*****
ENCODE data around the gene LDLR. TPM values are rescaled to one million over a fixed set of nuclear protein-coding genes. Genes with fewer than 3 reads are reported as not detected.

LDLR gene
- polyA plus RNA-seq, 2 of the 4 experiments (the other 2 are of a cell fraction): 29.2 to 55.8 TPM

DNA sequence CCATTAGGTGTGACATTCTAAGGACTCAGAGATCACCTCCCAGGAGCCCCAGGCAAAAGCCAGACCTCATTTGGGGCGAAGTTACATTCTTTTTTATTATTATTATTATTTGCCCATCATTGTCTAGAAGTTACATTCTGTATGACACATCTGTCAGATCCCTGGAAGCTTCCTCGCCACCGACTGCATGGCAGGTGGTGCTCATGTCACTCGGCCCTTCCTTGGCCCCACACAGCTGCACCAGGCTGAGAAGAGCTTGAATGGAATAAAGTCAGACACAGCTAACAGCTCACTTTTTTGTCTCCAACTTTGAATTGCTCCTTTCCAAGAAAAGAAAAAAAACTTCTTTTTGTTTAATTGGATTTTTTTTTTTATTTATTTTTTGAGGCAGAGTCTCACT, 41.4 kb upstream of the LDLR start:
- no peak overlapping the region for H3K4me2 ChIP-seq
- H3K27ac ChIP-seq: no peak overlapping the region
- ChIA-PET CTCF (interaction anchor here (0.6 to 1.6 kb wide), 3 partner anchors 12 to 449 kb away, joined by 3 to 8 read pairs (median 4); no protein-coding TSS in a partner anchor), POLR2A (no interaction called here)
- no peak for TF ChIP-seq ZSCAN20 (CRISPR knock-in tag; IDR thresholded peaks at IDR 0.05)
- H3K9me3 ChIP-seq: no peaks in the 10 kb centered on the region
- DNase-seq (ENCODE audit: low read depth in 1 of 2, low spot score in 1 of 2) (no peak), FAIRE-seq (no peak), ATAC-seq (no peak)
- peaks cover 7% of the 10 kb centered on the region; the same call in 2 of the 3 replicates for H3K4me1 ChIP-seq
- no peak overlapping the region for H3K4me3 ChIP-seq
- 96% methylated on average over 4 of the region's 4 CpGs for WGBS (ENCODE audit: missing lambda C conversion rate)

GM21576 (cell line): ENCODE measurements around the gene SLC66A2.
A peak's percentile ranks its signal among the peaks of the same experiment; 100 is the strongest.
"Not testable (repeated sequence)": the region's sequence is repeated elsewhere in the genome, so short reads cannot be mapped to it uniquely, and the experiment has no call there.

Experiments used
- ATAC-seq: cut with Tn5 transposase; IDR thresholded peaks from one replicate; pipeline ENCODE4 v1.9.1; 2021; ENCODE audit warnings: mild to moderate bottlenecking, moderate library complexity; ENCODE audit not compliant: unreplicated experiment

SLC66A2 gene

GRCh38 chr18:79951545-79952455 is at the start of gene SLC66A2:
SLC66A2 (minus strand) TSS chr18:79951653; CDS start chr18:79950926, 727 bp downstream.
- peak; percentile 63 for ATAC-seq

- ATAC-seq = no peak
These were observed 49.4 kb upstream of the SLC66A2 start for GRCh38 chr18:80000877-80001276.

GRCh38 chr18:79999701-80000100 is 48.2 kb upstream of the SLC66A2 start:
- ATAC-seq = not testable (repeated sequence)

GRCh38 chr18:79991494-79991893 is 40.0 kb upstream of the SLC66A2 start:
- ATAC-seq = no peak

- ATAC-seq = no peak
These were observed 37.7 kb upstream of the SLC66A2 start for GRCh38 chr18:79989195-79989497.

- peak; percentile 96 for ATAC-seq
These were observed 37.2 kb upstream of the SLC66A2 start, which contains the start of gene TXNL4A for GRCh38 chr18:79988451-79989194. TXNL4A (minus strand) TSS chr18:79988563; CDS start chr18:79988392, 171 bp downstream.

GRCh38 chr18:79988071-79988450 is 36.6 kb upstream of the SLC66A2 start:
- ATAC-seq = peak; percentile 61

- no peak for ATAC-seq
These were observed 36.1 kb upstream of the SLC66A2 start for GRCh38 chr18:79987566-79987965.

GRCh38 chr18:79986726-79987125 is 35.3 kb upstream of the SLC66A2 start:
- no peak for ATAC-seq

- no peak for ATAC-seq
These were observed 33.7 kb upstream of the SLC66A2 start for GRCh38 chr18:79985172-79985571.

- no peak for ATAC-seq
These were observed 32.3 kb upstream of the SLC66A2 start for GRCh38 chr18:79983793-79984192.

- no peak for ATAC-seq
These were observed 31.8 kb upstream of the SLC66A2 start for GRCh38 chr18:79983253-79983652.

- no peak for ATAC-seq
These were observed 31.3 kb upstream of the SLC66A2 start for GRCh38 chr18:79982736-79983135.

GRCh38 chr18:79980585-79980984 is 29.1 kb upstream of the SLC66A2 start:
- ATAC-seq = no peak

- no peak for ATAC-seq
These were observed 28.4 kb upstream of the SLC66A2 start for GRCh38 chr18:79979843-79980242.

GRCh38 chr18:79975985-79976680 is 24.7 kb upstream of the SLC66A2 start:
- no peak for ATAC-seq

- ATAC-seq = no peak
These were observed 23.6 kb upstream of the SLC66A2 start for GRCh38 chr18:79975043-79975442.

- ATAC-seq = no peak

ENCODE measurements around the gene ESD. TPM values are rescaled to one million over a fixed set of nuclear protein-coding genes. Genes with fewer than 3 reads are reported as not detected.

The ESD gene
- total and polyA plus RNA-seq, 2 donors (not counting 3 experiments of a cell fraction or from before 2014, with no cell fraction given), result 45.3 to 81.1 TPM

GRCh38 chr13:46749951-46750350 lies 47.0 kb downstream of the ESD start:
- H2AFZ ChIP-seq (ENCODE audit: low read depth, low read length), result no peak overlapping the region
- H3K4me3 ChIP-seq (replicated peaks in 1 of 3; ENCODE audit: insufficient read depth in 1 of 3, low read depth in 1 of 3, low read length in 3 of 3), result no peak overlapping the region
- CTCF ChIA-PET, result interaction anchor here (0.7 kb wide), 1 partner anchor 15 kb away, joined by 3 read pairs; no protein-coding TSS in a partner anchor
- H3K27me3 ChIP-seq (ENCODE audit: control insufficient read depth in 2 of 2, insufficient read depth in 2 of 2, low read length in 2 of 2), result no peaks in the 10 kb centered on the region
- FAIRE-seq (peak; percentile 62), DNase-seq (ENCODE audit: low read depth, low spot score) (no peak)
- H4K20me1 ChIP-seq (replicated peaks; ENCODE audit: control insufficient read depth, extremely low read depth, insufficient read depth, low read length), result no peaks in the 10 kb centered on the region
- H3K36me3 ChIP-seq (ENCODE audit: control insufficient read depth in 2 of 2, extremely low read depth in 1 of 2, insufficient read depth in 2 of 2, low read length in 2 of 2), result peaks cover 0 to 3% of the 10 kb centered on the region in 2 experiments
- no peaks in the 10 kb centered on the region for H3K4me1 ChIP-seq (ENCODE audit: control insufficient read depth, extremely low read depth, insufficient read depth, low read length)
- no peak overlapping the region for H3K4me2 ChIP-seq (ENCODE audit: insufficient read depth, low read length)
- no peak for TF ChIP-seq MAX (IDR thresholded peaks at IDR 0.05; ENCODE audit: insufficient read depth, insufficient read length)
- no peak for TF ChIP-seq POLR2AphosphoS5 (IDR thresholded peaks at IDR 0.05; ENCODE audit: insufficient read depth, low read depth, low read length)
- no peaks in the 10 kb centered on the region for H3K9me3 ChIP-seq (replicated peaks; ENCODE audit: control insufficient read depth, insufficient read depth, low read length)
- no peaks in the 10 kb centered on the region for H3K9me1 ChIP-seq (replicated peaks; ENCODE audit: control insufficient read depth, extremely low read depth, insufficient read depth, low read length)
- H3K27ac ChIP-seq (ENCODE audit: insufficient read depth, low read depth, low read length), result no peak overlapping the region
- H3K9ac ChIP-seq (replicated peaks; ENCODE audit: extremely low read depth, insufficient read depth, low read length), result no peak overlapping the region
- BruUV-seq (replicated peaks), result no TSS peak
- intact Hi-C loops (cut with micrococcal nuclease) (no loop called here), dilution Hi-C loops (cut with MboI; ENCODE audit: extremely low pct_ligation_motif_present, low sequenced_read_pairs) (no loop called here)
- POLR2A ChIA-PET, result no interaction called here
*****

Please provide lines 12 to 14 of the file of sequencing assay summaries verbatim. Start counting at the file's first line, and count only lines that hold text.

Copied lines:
- no peak overlapping the region for H3K4me3 ChIP-seq
- 96% methylated on average over 4 of the region's 4 CpGs for WGBS (ENCODE audit: missing lambda C conversion rate)

GM21576 (cell line): ENCODE measurements around the gene SLC66A2.